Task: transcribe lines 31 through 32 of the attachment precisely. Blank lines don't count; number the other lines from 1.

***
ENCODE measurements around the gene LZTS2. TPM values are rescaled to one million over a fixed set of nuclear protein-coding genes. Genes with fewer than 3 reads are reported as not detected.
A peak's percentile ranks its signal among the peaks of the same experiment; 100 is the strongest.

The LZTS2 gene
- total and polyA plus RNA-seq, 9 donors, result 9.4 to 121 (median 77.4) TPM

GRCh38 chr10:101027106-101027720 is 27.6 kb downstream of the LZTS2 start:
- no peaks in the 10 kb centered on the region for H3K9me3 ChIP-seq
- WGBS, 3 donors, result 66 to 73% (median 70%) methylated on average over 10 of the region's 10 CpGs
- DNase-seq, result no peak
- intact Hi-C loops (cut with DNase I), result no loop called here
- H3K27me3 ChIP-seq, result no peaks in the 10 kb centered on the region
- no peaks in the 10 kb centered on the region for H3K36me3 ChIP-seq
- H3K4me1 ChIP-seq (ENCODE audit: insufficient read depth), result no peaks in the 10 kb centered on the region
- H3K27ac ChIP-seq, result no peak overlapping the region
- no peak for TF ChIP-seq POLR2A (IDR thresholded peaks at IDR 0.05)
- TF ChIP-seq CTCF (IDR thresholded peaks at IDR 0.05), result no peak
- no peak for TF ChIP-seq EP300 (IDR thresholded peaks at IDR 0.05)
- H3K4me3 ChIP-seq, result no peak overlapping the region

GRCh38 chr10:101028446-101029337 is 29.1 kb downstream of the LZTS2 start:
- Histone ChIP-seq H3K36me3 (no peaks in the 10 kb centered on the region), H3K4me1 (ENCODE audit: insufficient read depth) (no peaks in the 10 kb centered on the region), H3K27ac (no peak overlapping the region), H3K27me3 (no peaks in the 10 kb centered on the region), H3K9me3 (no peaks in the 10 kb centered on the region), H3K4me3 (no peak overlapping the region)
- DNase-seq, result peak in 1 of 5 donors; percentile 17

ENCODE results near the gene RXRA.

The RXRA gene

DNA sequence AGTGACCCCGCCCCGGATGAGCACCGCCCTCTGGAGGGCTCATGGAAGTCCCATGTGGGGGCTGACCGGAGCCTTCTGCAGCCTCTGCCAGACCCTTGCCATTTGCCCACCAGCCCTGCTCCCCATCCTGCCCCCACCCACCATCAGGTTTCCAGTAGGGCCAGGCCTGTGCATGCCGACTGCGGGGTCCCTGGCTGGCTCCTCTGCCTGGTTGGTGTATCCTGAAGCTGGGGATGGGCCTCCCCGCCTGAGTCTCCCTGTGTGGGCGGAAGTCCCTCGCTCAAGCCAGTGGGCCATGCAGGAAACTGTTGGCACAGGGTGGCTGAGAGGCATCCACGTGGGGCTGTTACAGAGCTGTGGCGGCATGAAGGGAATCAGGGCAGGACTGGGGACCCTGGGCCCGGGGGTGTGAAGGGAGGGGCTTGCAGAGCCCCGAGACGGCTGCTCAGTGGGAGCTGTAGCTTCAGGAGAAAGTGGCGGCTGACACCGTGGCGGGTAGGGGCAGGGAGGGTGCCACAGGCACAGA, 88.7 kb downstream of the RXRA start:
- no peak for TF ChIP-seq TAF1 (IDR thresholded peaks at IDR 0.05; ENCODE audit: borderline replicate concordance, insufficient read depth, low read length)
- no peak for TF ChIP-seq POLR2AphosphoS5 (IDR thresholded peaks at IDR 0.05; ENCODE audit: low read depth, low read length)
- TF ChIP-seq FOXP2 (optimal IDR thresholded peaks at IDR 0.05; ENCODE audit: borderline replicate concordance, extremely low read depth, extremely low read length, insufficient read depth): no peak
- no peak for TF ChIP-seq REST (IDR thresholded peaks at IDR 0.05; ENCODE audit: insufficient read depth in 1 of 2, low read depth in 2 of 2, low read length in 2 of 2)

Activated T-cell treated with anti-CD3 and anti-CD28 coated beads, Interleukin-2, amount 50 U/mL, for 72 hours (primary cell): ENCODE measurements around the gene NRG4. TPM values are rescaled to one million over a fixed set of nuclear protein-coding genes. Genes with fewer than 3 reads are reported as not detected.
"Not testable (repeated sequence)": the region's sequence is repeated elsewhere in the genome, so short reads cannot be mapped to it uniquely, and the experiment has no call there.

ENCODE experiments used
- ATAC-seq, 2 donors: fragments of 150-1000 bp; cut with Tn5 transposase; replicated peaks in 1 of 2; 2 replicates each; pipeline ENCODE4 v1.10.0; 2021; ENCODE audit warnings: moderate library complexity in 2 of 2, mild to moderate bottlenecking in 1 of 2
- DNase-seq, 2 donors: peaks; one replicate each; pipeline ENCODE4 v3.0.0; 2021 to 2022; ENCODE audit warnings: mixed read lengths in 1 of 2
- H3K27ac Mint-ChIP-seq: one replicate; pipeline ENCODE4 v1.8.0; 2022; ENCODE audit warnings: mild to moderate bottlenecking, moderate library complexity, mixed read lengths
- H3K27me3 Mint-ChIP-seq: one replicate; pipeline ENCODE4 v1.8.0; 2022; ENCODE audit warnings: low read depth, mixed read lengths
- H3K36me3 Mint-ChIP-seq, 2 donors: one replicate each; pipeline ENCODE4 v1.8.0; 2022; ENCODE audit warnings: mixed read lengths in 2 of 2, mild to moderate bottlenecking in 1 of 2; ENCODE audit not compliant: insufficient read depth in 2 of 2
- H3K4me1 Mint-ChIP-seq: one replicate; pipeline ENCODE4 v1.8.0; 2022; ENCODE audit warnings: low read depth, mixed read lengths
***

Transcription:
- ATAC-seq, 2 donors: fragments of 150-1000 bp; cut with Tn5 transposase; replicated peaks in 1 of 2; 2 replicates each; pipeline ENCODE4 v1.10.0; 2021; ENCODE audit warnings: moderate library complexity in 2 of 2, mild to moderate bottlenecking in 1 of 2
- DNase-seq, 2 donors: peaks; one replicate each; pipeline ENCODE4 v3.0.0; 2021 to 2022; ENCODE audit warnings: mixed read lengths in 1 of 2